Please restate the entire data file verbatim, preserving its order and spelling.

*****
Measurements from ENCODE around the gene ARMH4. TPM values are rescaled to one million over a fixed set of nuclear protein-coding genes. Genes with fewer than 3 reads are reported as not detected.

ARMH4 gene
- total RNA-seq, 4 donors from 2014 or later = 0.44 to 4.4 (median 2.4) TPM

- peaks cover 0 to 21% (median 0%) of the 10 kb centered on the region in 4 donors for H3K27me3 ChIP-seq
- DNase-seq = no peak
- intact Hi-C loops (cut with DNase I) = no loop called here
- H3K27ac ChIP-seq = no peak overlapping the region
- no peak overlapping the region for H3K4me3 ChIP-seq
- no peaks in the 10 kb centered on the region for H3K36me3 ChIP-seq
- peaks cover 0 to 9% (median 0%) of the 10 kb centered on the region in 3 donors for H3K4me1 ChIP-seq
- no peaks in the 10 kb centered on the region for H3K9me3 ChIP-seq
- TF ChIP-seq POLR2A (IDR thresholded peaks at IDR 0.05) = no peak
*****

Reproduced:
Measurements from ENCODE around the gene ARMH4. TPM values are rescaled to one million over a fixed set of nuclear protein-coding genes. Genes with fewer than 3 reads are reported as not detected.

ARMH4 gene
- total RNA-seq, 4 donors from 2014 or later = 0.44 to 4.4 (median 2.4) TPM

- peaks cover 0 to 21% (median 0%) of the 10 kb centered on the region in 4 donors for H3K27me3 ChIP-seq
- DNase-seq = no peak
- intact Hi-C loops (cut with DNase I) = no loop called here
- H3K27ac ChIP-seq = no peak overlapping the region
- no peak overlapping the region for H3K4me3 ChIP-seq
- no peaks in the 10 kb centered on the region for H3K36me3 ChIP-seq
- peaks cover 0 to 9% (median 0%) of the 10 kb centered on the region in 3 donors for H3K4me1 ChIP-seq
- no peaks in the 10 kb centered on the region for H3K9me3 ChIP-seq
- TF ChIP-seq POLR2A (IDR thresholded peaks at IDR 0.05) = no peak